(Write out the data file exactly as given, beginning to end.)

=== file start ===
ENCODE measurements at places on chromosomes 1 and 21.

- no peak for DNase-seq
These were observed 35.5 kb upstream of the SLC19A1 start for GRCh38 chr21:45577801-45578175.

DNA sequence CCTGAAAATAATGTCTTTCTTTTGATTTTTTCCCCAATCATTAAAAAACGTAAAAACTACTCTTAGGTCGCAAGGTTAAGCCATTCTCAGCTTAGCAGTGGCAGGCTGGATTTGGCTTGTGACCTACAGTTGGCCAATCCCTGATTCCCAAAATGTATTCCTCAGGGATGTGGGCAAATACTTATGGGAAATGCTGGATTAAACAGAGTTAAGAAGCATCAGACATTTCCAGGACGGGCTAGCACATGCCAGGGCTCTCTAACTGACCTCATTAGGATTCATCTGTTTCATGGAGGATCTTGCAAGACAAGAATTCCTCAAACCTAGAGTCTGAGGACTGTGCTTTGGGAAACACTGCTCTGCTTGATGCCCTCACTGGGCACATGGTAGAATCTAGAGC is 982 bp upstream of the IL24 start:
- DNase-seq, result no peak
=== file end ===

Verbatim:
ENCODE measurements at places on chromosomes 1 and 21.

- no peak for DNase-seq
These were observed 35.5 kb upstream of the SLC19A1 start for GRCh38 chr21:45577801-45578175.

DNA sequence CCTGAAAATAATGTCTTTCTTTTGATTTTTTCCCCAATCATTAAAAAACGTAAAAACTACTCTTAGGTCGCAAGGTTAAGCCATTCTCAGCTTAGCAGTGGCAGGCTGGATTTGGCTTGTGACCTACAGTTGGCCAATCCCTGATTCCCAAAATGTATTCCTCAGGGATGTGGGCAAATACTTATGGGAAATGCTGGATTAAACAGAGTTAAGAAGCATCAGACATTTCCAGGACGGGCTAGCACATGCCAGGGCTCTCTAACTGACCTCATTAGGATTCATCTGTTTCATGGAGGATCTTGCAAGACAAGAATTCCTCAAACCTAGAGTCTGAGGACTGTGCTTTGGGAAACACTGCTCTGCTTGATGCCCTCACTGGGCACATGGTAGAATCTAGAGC is 982 bp upstream of the IL24 start:
- DNase-seq, result no peak